Sunset Park is a neighborhood in Brooklyn new to me. It’s on the R train’s way to Bay Ridge, and appears to be not yet altogether gentrified—though, by the time this review reaches its readers, Starbucks and Dunkin’ Donuts will doubtless have begun to invade.

The gallery in this neighborhood that I was visiting is Tabla Rasa. I thought this was a misspelling of the Latin term, “tabula rasa” (meaning “clean slate”), until its co-proprietor, Audrey Anastasi, explained to me that she and her husband, Joseph Anastasi, had deliberately chosen the shorter spelling because they liked its “sound and musicality.” Google has many entries under this spelling, too (if you can get this stubborn search engine to move past “tabula”). As “tabla” means “board,” “table” or “panel” in Spanish, there is, for example, a restaurant named “Tabla Rasa” in Frankfurt, Germany. “Tabla” also means a pair of bongo-like drums used in Hindustani and Indonesian music, so “Tabla Rasa” is the name of a California percussion group.

The show I’d come to see was “Intimate Forest,” co-curated by Anders Knutsson (through June 7). It’s all about trees, which was sheer delight for me, as Joyce Kilmer expressed my feelings perfectly when he wrote “I think that I shall never see/A poem lovely as a tree.” I love looking at trees. On my daily perambulations, I will detour into some parks for the sheer pleasure of looking at their trees. At this time of year, my enthusiasm peaks, as trees are outrageously beautiful against the blue sky: their leaves are just coming out and still chartreuse, as opposed to forest green. Chartreuse and blue are for me the colors of spring.

“Intimate Forest” incorporates a range of styles and media. Styles go all the way from almost total abstraction to very literal. Among the media employed are painting, drawing, sculpture, graphics, photography and some techniques that defy categories. Being a traditionalist, I mostly went for rectangular examples of two-dimensional painting, drawing and photography (though I also liked the carved wood sculpture of Eric Pesso).

The show is hung with the bigger works in the larger front gallery. Smaller ones are in the smaller back gallery, and the hallway in between the two. In the back gallery, the photographs by Peter White stood out, most notably “Light,” a group of trees surrounded by a field, and “Hannersdorf,” one large tree. “Glade,” an oil on panel by Thomas Hagen, has some exquisitely semi-abstract brushwork in the foreground, and a color scheme that reminded me of Corot.

In the front gallery, I responded most to two-dimensional work by three artists. Anders Knuttson has the largest number of pictures here: five large and very dramatic drawings and paintings of tall, single & invariably twisted tree stumps or leafless small trees. Their draftsmanship is impeccable, while their color is extremely restrained--either in sepia tones or black and white (with only occasional touches of green). “Caucasian Wingnut,” which has a curiously almost human presence, is a single contorted tree, laid out on a horizontal canvas.

Audrey Anastasi is represented by two paintings, both of clusters of the narrow trunks of white paper birch. One has a human hand at the top of one trunk, and some birds flitting around. I preferred the other, “Golden Forest,” which eschews whimsy to focus on the magic of the trees themselves, and takes its name from the handsome boundary around the edges of gold leaf paint.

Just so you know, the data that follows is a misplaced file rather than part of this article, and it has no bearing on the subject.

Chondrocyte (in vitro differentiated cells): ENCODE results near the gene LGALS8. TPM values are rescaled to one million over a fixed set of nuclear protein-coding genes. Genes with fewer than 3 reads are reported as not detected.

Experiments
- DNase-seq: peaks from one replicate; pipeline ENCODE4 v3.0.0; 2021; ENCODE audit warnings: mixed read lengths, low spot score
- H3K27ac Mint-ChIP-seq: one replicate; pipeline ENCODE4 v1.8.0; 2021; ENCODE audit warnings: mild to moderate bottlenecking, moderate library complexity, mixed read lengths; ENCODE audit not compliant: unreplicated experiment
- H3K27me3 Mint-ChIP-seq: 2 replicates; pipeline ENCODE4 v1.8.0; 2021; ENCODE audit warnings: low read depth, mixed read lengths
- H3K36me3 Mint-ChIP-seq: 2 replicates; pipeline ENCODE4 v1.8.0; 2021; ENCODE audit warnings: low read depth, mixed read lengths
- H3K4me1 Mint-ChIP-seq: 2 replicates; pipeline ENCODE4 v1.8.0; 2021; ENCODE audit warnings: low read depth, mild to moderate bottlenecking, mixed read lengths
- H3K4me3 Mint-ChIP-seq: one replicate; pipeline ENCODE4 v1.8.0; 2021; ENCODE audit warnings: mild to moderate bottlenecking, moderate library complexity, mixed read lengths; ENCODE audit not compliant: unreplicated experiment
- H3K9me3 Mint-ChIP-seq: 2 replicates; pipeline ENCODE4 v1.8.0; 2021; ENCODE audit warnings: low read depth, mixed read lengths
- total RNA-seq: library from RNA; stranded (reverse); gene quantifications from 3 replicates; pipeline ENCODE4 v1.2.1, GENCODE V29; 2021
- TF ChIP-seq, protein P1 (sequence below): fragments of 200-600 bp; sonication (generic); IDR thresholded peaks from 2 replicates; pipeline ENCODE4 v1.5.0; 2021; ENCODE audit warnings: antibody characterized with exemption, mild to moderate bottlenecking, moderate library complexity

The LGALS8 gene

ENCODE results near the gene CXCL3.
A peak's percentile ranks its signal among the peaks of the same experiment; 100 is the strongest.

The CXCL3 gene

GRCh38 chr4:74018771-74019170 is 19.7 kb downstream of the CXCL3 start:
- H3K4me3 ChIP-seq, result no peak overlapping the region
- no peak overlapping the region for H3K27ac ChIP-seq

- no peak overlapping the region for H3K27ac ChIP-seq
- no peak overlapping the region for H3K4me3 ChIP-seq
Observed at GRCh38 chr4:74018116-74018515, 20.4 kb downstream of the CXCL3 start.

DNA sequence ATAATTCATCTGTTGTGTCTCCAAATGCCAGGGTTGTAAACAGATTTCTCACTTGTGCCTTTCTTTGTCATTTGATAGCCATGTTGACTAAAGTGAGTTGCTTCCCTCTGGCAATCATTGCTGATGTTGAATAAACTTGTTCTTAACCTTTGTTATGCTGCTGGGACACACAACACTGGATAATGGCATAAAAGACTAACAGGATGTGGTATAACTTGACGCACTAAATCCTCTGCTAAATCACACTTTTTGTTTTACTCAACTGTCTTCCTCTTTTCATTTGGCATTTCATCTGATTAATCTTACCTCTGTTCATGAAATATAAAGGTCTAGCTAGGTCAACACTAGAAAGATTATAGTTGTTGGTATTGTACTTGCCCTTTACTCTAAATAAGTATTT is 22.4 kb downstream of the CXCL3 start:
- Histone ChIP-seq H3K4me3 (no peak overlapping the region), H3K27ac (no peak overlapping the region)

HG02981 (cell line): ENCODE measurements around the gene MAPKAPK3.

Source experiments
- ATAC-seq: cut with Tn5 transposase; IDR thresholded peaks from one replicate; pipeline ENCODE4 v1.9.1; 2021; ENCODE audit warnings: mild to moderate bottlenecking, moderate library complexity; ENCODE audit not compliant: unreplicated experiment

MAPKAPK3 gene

As a group, I was most impressed by the three acrylics of Scott Bennett—not least because I love color, and these were the most colorful canvases in the show. Also, I responded to the thick, luscious paint, lavishly applied, and the almost voluptuous shapes of the three different tree trunks—each canvas has one tree trunk as its centerpiece (sometimes with hints of other trees in the background as well). All three of these paintings are very good, but “Lightness of Being” has the subtlest, most closely valued color scheme, avoiding the poison green in the backgrounds of the other two.

In the hallway hangs a single oil on canvas by Tom Keough that in some ways may be the best in show. It’s entitled “Blizzard,” and isn’t very large, but its delicacy and radiant white-and-golden-yellow color scheme makes it exceptional. The subject is a single tree in an urban setting: to the right are multi-storied brick apartment houses. It’s snowing—the ground is covered with white stuff, and through the yellowish haze of falling snow, the white glow of automobile headlights shines. The best thing about this picture, though, is the top of the tree, with its many bare branches and twigs arching out into a magnificent fan.

Only in retrospect do I realize why I found this so exceptional: because the other standout paintings in the front gallery are almost all about tree trunks, and a trunk is only part of a tree. Bennett's topless trunks in particular reminded me of the figure paintings of headless female nudes by Horacio Torres, and I've always been uncomfortable with those--they reduce the women who posed for them to pieces of meat.


Just received, as I write this, is an announcement of the "Bushwick Open: Twenty-Three Artists From In and Around," which will take place at 386 Jefferson Street, Brooklyn, in the garage between Irving & Wyckoff avenues. The show will only be up Saturday, May 31, and Sunday, June 1, from noon to 9 pm, but there is also an opening reception on Friday, May 30, from 6 to 10 pm. I'm not sure I'll be able to get there, as I'm supposed to visit a friend in Connecticut that weekend, but I post the notice in hopes that others will make it, as this will be one of those rare opportunities to see work by Paula DeLuccia, whom I consider very talented; also advertised among the participants is Sideshow's Richard Timperio.